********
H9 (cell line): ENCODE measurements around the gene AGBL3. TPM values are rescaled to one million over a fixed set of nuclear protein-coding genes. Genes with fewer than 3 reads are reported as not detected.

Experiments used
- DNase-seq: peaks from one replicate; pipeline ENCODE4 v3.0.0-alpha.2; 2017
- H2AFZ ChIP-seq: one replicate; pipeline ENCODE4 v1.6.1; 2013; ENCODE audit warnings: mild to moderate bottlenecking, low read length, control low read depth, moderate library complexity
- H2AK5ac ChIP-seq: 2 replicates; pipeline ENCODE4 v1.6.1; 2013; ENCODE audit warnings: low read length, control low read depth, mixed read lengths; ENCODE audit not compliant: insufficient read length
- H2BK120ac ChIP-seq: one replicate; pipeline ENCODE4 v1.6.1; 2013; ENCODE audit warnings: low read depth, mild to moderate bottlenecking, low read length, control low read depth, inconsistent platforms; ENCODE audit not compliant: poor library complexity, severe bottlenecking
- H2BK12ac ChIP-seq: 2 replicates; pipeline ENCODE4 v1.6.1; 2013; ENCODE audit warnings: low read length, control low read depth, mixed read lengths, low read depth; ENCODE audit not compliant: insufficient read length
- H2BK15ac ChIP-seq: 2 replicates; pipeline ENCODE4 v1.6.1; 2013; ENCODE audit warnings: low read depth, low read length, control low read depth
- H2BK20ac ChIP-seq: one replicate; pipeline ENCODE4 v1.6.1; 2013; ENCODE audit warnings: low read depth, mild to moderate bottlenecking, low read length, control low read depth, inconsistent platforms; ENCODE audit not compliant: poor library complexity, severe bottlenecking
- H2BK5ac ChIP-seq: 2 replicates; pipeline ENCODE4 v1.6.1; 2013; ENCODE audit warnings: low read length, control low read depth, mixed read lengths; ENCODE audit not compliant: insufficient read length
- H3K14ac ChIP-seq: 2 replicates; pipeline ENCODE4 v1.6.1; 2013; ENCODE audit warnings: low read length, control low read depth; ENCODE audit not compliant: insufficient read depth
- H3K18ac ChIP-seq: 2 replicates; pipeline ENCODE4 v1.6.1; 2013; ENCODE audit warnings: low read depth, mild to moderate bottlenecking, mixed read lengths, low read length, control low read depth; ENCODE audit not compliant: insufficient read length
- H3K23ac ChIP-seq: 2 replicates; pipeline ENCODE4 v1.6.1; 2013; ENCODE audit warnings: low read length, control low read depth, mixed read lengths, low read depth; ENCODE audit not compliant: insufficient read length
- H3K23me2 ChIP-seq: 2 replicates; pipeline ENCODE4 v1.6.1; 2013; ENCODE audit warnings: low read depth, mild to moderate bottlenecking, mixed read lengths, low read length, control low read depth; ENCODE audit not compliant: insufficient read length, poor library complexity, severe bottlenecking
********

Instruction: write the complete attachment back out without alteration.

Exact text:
H9 (cell line): ENCODE measurements around the gene AGBL3. TPM values are rescaled to one million over a fixed set of nuclear protein-coding genes. Genes with fewer than 3 reads are reported as not detected.

Experiments used
- DNase-seq: peaks from one replicate; pipeline ENCODE4 v3.0.0-alpha.2; 2017
- H2AFZ ChIP-seq: one replicate; pipeline ENCODE4 v1.6.1; 2013; ENCODE audit warnings: mild to moderate bottlenecking, low read length, control low read depth, moderate library complexity
- H2AK5ac ChIP-seq: 2 replicates; pipeline ENCODE4 v1.6.1; 2013; ENCODE audit warnings: low read length, control low read depth, mixed read lengths; ENCODE audit not compliant: insufficient read length
- H2BK120ac ChIP-seq: one replicate; pipeline ENCODE4 v1.6.1; 2013; ENCODE audit warnings: low read depth, mild to moderate bottlenecking, low read length, control low read depth, inconsistent platforms; ENCODE audit not compliant: poor library complexity, severe bottlenecking
- H2BK12ac ChIP-seq: 2 replicates; pipeline ENCODE4 v1.6.1; 2013; ENCODE audit warnings: low read length, control low read depth, mixed read lengths, low read depth; ENCODE audit not compliant: insufficient read length
- H2BK15ac ChIP-seq: 2 replicates; pipeline ENCODE4 v1.6.1; 2013; ENCODE audit warnings: low read depth, low read length, control low read depth
- H2BK20ac ChIP-seq: one replicate; pipeline ENCODE4 v1.6.1; 2013; ENCODE audit warnings: low read depth, mild to moderate bottlenecking, low read length, control low read depth, inconsistent platforms; ENCODE audit not compliant: poor library complexity, severe bottlenecking
- H2BK5ac ChIP-seq: 2 replicates; pipeline ENCODE4 v1.6.1; 2013; ENCODE audit warnings: low read length, control low read depth, mixed read lengths; ENCODE audit not compliant: insufficient read length
- H3K14ac ChIP-seq: 2 replicates; pipeline ENCODE4 v1.6.1; 2013; ENCODE audit warnings: low read length, control low read depth; ENCODE audit not compliant: insufficient read depth
- H3K18ac ChIP-seq: 2 replicates; pipeline ENCODE4 v1.6.1; 2013; ENCODE audit warnings: low read depth, mild to moderate bottlenecking, mixed read lengths, low read length, control low read depth; ENCODE audit not compliant: insufficient read length
- H3K23ac ChIP-seq: 2 replicates; pipeline ENCODE4 v1.6.1; 2013; ENCODE audit warnings: low read length, control low read depth, mixed read lengths, low read depth; ENCODE audit not compliant: insufficient read length
- H3K23me2 ChIP-seq: 2 replicates; pipeline ENCODE4 v1.6.1; 2013; ENCODE audit warnings: low read depth, mild to moderate bottlenecking, mixed read lengths, low read length, control low read depth; ENCODE audit not compliant: insufficient read length, poor library complexity, severe bottlenecking